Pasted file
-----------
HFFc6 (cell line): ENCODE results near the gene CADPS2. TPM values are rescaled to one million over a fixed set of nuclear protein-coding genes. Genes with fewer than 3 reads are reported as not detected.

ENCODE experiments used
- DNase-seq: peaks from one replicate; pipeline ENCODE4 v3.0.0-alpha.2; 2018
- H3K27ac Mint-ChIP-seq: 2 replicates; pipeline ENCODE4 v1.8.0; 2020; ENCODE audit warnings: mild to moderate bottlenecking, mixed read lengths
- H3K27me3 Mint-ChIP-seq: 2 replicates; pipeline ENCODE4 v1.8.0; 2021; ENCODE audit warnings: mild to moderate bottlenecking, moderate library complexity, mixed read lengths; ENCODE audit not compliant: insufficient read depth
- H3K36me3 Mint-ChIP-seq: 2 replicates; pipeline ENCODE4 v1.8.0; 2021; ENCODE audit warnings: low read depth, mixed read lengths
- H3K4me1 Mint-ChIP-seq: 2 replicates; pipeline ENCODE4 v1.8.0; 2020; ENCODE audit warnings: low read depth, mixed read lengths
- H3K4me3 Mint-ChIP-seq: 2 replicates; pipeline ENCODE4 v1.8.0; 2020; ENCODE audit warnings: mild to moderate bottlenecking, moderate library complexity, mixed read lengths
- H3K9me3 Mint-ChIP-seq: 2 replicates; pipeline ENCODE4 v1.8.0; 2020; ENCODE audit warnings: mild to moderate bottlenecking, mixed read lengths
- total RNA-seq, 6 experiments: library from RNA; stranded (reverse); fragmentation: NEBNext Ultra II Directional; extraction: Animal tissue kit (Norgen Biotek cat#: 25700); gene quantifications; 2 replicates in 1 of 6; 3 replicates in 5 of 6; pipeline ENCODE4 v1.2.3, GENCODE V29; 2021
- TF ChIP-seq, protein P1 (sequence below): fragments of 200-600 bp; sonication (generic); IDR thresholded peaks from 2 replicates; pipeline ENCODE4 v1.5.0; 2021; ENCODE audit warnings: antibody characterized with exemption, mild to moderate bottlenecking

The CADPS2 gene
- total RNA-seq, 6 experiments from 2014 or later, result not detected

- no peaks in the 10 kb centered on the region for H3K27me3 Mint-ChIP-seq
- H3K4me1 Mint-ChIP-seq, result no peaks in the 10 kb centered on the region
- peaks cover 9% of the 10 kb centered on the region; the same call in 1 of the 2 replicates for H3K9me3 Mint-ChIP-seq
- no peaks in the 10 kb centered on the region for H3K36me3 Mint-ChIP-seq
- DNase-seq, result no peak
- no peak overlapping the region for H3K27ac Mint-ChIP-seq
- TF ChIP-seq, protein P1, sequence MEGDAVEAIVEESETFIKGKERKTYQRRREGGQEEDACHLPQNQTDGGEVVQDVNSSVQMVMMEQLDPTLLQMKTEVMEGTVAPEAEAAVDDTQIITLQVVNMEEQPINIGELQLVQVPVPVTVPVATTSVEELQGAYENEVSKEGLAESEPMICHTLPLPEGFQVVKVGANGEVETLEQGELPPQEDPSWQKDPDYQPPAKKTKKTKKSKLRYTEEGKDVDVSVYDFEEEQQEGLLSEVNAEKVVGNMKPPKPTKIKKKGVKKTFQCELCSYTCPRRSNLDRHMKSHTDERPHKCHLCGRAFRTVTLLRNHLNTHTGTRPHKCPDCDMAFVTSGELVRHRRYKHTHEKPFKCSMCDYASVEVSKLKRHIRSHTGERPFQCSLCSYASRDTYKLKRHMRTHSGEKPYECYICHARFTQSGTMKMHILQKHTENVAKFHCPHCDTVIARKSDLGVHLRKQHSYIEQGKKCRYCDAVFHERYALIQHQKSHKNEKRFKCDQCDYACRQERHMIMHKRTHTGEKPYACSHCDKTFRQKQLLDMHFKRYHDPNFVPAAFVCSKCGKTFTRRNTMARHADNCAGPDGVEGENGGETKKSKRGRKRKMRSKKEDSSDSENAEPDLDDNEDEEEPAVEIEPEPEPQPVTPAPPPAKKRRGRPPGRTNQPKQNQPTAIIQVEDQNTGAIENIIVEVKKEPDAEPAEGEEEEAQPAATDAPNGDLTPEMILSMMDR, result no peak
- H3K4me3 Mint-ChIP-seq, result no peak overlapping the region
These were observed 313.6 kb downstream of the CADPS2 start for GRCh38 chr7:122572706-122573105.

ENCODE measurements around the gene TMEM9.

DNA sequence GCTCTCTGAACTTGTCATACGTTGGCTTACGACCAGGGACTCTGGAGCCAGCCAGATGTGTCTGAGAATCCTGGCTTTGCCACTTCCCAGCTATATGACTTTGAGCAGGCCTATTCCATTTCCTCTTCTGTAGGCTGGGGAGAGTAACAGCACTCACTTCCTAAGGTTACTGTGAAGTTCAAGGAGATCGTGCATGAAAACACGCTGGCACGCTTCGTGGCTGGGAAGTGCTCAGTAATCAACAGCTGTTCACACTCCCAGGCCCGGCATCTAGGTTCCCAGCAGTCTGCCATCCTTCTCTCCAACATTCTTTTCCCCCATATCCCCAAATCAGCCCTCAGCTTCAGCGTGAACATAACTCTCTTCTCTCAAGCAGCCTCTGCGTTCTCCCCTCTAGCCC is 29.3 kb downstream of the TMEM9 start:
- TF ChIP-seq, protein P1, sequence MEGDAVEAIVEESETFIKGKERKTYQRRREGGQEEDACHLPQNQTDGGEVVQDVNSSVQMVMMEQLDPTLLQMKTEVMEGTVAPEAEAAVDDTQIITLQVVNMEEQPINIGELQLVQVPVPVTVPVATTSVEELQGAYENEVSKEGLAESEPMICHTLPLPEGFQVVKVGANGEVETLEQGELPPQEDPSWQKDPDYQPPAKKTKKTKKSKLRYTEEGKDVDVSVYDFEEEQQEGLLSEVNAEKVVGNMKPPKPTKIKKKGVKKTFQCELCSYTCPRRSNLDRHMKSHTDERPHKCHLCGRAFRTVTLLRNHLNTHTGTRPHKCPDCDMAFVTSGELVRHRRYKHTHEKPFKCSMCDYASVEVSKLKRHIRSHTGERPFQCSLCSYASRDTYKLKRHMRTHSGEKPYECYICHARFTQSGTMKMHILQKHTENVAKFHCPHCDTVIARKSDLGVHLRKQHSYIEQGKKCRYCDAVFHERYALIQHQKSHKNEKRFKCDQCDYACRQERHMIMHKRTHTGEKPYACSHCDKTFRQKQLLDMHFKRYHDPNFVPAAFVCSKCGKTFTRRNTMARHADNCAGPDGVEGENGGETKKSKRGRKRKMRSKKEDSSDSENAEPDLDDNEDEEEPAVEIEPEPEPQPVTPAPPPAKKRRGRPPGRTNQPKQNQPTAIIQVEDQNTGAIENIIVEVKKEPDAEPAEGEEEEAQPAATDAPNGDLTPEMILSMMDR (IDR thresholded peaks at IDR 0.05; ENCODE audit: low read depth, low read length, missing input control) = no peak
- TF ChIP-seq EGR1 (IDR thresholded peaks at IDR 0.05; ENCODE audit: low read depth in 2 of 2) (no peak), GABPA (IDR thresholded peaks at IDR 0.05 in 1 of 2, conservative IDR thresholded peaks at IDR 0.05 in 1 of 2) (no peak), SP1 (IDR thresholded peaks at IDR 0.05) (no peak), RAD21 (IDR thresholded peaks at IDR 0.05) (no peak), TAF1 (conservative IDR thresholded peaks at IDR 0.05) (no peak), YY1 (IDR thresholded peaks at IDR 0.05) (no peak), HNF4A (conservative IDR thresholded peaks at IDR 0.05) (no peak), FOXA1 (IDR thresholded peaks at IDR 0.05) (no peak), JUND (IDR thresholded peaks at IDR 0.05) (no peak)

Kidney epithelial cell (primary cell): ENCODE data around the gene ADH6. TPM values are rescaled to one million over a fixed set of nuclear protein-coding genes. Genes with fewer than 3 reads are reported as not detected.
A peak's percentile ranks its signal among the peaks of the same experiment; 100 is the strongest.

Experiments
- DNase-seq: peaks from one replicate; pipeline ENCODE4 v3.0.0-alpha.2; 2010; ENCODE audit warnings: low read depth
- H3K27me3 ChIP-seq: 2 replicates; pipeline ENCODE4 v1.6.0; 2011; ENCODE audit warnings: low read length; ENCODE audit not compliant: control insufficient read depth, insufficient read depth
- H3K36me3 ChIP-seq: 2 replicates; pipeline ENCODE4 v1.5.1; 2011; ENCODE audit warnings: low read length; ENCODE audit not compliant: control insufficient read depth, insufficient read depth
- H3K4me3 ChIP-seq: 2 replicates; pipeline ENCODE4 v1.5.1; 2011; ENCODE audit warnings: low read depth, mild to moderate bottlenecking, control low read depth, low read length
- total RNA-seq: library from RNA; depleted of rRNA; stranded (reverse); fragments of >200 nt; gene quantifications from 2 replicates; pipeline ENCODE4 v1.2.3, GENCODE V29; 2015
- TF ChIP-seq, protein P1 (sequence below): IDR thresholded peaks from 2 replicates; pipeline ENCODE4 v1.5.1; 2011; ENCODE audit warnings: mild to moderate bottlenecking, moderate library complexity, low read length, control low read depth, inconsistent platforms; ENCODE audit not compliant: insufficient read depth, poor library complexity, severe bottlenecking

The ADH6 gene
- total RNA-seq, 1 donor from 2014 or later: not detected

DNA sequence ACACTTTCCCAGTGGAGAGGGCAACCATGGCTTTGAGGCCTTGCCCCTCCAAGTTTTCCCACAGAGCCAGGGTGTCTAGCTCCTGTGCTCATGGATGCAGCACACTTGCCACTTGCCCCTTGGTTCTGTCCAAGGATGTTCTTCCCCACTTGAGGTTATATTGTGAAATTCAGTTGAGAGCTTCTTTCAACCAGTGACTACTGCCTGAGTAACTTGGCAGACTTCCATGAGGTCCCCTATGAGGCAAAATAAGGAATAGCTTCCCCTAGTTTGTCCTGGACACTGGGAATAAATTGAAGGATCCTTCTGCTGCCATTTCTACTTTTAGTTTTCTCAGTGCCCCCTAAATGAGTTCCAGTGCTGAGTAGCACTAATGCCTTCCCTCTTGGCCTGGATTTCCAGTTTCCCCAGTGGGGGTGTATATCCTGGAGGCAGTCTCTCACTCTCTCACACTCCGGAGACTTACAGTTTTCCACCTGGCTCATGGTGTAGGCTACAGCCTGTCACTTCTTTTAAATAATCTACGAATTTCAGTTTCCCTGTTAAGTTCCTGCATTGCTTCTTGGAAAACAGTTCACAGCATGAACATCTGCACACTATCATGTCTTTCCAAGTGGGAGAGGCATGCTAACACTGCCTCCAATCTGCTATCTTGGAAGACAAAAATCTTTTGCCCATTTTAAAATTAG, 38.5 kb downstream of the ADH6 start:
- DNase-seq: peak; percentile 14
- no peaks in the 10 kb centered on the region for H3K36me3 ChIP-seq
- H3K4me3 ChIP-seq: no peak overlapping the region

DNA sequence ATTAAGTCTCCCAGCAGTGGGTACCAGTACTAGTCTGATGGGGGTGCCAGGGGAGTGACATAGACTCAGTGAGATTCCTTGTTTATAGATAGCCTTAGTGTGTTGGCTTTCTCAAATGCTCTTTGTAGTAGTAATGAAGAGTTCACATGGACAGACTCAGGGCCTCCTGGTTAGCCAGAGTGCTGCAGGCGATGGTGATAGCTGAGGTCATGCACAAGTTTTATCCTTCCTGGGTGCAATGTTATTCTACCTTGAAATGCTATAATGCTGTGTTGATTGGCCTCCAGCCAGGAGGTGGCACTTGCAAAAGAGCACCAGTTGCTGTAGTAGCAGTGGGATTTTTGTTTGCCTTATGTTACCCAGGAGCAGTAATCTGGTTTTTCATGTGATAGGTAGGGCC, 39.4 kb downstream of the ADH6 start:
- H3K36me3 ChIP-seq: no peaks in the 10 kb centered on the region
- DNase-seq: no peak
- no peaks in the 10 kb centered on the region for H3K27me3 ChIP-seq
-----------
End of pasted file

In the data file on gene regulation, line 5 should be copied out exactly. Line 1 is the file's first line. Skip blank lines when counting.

- H3K27me3 Mint-ChIP-seq: 2 replicates; pipeline ENCODE4 v1.8.0; 2021; ENCODE audit warnings: mild to moderate bottlenecking, moderate library complexity, mixed read lengths; ENCODE audit not compliant: insufficient read depth